There’s every chance that 2021 becomes the year of the couch blockbuster. Thanks to Warner Bros. choice to drop its major films on HBO Max simultaneously with their release in theaters, people now have the option to watch the monsters mash in “Godzilla vs. Kong,” not in an overpacked theater, but in the comfort and safety of their own living room.
Watching two larger-than-life characters destroy the better part of Hong Kong is a different experience at home than in full IMAX glory, but if nothing else, the nuances — or lack thereof — in the MonsterVerse gave us more insight into why not every film franchise is destined for a TV adaptation, as well as why the Marvel Cinematic Universe has a better shot at successful expansion than most.
In the case of “Godzilla vs. Kong,” it feels safe to assume that few people are excited to revisit this universe because of a deep and abiding love for the human characters. And for good reason. Monster movies have never really been about people; they’ve been about society. So-called Titans rise up as a corrective to humanity’s hubris and mistreatment of the planet and people who die do so as collateral damage of a long-running war between society and, well, everything else on the planet.
While this makes for good, dumb, fun in film franchise form, it’s not something that could easily be replicated week-to-week because honestly, why would we care about humans when Titans are the true protagonists?
Conversely, this is what makes the MCU so ripe for expansion into television. If there’s a criticism to be made regarding the adventures of the Avengers — and there are many — it’s that the universe is populated with so many characters it becomes impossible to service them all justly, meaning that for years some heroes were forced to take a back seat. So it becomes an issue of not having any human protagonists, but rather an issue of having too many human (or humanoid) protagonists.
Expanding the reach of the MCU to TV allows fans to learn more about the past and pain of Wanda Maximoff, something never allotted enough time in the films, and it allows Sam Wilson and Bucky Barnes to work through their own burdens after the departure of Steve Rogers — to the extent that Bucky is in therapy — fleshing out two men who were too often relegated to being Captain America’s buddy.
The MCU is far from perfect, but it is perfectly structured to work within the confines of serialized TV, if it would only choose to embrace the form. Too often at this juncture, the MCU is trying to force the rules of TV to bend for them, when those precise restrictions would go a long way toward a foundation that the organization could build lasting series on the back of.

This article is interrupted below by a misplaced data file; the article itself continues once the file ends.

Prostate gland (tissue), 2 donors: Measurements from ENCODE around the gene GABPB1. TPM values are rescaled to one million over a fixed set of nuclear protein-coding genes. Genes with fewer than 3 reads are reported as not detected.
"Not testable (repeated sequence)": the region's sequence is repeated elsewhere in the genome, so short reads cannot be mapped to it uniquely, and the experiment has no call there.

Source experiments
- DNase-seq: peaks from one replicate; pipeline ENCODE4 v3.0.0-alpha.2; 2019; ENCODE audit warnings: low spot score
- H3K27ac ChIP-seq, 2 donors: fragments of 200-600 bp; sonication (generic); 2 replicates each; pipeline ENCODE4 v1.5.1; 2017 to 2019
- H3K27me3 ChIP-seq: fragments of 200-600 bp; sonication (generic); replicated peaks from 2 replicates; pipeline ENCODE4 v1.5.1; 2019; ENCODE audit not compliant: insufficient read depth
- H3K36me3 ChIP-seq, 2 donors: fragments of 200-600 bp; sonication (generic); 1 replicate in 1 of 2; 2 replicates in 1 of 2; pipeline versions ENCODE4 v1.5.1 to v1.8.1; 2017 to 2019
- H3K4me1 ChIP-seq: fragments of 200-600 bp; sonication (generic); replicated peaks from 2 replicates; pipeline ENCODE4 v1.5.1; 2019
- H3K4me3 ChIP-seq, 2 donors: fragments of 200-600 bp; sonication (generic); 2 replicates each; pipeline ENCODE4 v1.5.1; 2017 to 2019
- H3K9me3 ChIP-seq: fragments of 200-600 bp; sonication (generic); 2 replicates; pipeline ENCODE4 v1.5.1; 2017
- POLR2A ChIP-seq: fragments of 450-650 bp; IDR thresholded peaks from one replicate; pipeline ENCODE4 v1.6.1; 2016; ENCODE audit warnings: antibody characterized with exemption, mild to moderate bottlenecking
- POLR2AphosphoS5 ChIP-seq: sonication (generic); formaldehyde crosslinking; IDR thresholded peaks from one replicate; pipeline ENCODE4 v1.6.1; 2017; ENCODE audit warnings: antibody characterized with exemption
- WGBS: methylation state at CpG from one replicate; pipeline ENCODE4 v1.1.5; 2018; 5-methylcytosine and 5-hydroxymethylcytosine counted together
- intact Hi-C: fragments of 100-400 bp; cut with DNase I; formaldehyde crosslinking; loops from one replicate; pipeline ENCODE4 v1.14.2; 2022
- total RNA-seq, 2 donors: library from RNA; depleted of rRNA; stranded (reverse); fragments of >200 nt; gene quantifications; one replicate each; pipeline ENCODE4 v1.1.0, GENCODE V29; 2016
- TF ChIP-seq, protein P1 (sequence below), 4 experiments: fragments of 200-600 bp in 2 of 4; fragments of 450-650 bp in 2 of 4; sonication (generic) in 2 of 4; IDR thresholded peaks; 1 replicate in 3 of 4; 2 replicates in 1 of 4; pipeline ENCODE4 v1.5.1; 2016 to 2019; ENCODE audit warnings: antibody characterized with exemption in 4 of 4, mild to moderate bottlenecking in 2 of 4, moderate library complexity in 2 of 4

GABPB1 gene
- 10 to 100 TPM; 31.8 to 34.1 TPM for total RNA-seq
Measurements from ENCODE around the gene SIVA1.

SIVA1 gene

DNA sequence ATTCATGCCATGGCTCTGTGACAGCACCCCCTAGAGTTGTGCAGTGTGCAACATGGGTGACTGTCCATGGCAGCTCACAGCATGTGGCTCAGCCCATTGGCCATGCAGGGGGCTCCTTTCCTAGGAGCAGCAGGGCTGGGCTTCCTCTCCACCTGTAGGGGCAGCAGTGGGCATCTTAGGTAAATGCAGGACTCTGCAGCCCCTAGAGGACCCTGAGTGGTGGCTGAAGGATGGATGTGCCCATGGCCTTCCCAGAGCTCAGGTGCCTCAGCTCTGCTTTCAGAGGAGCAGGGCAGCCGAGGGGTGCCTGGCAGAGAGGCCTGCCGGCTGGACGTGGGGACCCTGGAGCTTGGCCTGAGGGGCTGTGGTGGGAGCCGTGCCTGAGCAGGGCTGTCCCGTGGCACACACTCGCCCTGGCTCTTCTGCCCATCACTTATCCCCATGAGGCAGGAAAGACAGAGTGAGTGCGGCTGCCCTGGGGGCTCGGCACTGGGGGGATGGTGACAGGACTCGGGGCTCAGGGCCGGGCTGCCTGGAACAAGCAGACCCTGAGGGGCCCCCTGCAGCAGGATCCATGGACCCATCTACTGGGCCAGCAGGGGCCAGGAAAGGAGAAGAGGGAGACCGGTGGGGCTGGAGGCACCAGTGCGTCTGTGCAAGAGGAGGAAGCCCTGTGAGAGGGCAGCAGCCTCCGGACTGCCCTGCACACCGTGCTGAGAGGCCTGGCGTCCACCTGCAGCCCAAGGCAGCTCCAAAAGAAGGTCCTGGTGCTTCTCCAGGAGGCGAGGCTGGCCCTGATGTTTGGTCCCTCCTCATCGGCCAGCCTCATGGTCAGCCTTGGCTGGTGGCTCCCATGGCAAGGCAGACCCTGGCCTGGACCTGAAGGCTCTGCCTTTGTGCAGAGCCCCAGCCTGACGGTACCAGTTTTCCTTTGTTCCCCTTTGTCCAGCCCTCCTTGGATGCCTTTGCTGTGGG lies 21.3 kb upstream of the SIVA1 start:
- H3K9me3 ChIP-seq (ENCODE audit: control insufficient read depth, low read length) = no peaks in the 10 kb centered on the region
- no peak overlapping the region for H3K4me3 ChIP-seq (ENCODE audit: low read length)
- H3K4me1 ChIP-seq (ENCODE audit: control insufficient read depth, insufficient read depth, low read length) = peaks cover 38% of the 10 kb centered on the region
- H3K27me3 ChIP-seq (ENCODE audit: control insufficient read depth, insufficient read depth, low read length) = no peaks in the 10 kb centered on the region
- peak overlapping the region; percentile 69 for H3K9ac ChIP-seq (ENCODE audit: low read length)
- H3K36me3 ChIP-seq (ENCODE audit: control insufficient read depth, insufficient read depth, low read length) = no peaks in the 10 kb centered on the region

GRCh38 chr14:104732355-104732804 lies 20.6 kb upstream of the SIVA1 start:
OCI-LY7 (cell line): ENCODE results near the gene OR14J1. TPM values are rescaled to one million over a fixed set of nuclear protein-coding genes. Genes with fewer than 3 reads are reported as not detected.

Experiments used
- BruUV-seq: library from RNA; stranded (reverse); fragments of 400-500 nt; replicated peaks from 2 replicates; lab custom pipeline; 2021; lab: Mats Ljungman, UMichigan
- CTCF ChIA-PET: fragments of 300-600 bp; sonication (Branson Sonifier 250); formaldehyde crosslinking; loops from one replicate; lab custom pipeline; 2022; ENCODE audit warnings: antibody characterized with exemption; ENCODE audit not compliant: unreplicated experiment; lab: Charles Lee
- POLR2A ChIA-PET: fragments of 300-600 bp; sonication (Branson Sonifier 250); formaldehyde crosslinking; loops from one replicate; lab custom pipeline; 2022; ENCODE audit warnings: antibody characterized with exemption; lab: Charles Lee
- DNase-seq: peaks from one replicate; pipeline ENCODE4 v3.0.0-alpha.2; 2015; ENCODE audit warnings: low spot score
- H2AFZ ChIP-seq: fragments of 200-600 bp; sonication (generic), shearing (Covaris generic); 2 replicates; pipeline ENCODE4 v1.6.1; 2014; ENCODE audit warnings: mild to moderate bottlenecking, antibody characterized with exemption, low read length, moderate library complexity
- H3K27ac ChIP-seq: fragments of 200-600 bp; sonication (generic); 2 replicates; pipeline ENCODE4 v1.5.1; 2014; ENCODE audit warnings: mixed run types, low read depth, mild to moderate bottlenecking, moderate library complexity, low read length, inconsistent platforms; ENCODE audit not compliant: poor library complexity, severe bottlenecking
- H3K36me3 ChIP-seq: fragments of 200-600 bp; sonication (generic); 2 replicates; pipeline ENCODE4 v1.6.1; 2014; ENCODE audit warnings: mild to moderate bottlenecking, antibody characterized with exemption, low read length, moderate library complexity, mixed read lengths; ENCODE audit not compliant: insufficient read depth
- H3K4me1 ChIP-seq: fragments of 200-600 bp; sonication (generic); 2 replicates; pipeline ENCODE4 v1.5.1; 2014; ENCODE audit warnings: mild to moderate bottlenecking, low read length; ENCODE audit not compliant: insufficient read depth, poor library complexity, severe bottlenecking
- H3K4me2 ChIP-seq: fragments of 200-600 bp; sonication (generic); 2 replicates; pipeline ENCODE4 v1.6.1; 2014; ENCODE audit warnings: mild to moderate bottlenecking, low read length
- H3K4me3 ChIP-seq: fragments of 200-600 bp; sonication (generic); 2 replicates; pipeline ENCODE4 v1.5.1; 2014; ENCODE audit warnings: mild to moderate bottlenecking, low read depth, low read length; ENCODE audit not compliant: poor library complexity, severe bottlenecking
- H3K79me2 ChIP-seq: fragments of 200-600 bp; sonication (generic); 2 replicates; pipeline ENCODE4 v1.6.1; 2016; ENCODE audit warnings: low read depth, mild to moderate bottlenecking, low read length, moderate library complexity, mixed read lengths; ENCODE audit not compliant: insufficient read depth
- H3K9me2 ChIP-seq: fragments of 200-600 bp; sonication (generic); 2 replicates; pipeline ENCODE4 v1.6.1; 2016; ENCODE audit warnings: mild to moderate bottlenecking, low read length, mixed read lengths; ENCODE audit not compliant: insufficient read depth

So while some of us would love to see a week-to-week serialized series about Godzilla in his downtime, hanging out alone in his underwater palace and thinking about how he should have drowned Kong when he had the chance, it definitely wouldn’t make for must-see TV, while there might yet be an MCU show that lives up to the hype.
For more about adapting film franchises for TV greatness and how cinematic universes fit inside the small screen, check out this week’s episode of IndieWire’s TV podcast “Millions of Screens” as hosts Deputy TV Editor Ben Travers, Creative Producer Leo Garcia, and, myself, TV Awards Editor Libby Hill, hash out the flaws and foibles of the MonsterVerse and whether or not similar universes could make the leap to TV.
Plus, I look ahead to the weekend’s Screen Actors Guild Awards and speculate on whether the actors will choose to innovate or if they’ll reward the same three shows everyone else has and, in more delightful news, the crew explores the wacky wonder that is the cast sheet for the upcoming Obi-Wan Kenobi Star Wars series, featuring such standouts as Benny Safdie, Kumail Nanjiani, and Joel Edgerton.
In keeping with ongoing social distancing mandates, this week’s episode was again recorded from the comfort of everyone’s respective apartments, and we’re again offering viewers a video version of the podcast, as embedded above.
“Millions of Screens” is available on Anchor, Apple Podcasts, Breaker, Google Podcasts, Spotify, and Stitcher. You can subscribe here or via RSS. Share your feedback with the crew on Twitter or sound off in the comments. Review the show on iTunes and be sure to let us know if you’d like to hear the gang address specific issues in upcoming editions of “Millions of Screens.” Check out the rest of IndieWire’s podcasts on iTunes right here.
This episode of “Millions of Screens” was produced by Leonardo Adrian Garcia.